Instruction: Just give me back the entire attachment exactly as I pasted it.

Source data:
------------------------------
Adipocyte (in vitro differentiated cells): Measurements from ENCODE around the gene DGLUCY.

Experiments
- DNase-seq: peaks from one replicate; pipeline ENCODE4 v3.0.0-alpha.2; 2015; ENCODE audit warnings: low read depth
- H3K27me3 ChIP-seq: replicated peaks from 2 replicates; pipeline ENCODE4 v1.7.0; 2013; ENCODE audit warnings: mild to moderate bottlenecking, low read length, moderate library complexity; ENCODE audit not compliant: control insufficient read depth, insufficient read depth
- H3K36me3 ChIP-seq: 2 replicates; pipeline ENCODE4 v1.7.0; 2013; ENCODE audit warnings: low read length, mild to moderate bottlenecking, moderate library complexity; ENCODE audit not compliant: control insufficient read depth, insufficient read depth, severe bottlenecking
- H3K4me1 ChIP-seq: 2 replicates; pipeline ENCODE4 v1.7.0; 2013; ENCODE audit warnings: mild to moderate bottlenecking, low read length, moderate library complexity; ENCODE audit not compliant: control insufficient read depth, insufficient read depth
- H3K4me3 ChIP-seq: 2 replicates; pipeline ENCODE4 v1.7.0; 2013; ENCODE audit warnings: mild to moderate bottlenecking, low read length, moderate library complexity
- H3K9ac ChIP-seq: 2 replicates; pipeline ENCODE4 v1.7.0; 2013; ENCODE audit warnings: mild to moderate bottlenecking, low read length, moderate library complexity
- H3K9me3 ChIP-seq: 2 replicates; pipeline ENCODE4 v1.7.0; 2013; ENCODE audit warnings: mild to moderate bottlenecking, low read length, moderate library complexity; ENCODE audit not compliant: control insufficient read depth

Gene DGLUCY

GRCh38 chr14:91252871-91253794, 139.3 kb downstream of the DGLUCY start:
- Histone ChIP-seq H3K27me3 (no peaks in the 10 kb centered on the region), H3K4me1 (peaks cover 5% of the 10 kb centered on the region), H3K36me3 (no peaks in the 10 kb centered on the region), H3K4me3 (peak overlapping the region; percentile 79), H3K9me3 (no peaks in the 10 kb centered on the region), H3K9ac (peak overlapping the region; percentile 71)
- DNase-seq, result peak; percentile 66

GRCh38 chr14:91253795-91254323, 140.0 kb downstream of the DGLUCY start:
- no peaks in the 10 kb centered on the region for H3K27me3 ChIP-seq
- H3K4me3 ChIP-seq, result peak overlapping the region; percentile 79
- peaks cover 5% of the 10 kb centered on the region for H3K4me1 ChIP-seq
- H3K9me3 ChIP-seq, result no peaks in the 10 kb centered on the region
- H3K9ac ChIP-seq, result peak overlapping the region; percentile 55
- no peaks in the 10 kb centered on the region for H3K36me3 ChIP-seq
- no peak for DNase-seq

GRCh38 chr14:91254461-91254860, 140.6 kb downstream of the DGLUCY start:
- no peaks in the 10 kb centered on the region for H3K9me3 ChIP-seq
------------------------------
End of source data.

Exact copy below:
Adipocyte (in vitro differentiated cells): Measurements from ENCODE around the gene DGLUCY.

Experiments
- DNase-seq: peaks from one replicate; pipeline ENCODE4 v3.0.0-alpha.2; 2015; ENCODE audit warnings: low read depth
- H3K27me3 ChIP-seq: replicated peaks from 2 replicates; pipeline ENCODE4 v1.7.0; 2013; ENCODE audit warnings: mild to moderate bottlenecking, low read length, moderate library complexity; ENCODE audit not compliant: control insufficient read depth, insufficient read depth
- H3K36me3 ChIP-seq: 2 replicates; pipeline ENCODE4 v1.7.0; 2013; ENCODE audit warnings: low read length, mild to moderate bottlenecking, moderate library complexity; ENCODE audit not compliant: control insufficient read depth, insufficient read depth, severe bottlenecking
- H3K4me1 ChIP-seq: 2 replicates; pipeline ENCODE4 v1.7.0; 2013; ENCODE audit warnings: mild to moderate bottlenecking, low read length, moderate library complexity; ENCODE audit not compliant: control insufficient read depth, insufficient read depth
- H3K4me3 ChIP-seq: 2 replicates; pipeline ENCODE4 v1.7.0; 2013; ENCODE audit warnings: mild to moderate bottlenecking, low read length, moderate library complexity
- H3K9ac ChIP-seq: 2 replicates; pipeline ENCODE4 v1.7.0; 2013; ENCODE audit warnings: mild to moderate bottlenecking, low read length, moderate library complexity
- H3K9me3 ChIP-seq: 2 replicates; pipeline ENCODE4 v1.7.0; 2013; ENCODE audit warnings: mild to moderate bottlenecking, low read length, moderate library complexity; ENCODE audit not compliant: control insufficient read depth

Gene DGLUCY

GRCh38 chr14:91252871-91253794, 139.3 kb downstream of the DGLUCY start:
- Histone ChIP-seq H3K27me3 (no peaks in the 10 kb centered on the region), H3K4me1 (peaks cover 5% of the 10 kb centered on the region), H3K36me3 (no peaks in the 10 kb centered on the region), H3K4me3 (peak overlapping the region; percentile 79), H3K9me3 (no peaks in the 10 kb centered on the region), H3K9ac (peak overlapping the region; percentile 71)
- DNase-seq, result peak; percentile 66

GRCh38 chr14:91253795-91254323, 140.0 kb downstream of the DGLUCY start:
- no peaks in the 10 kb centered on the region for H3K27me3 ChIP-seq
- H3K4me3 ChIP-seq, result peak overlapping the region; percentile 79
- peaks cover 5% of the 10 kb centered on the region for H3K4me1 ChIP-seq
- H3K9me3 ChIP-seq, result no peaks in the 10 kb centered on the region
- H3K9ac ChIP-seq, result peak overlapping the region; percentile 55
- no peaks in the 10 kb centered on the region for H3K36me3 ChIP-seq
- no peak for DNase-seq

GRCh38 chr14:91254461-91254860, 140.6 kb downstream of the DGLUCY start:
- no peaks in the 10 kb centered on the region for H3K9me3 ChIP-seq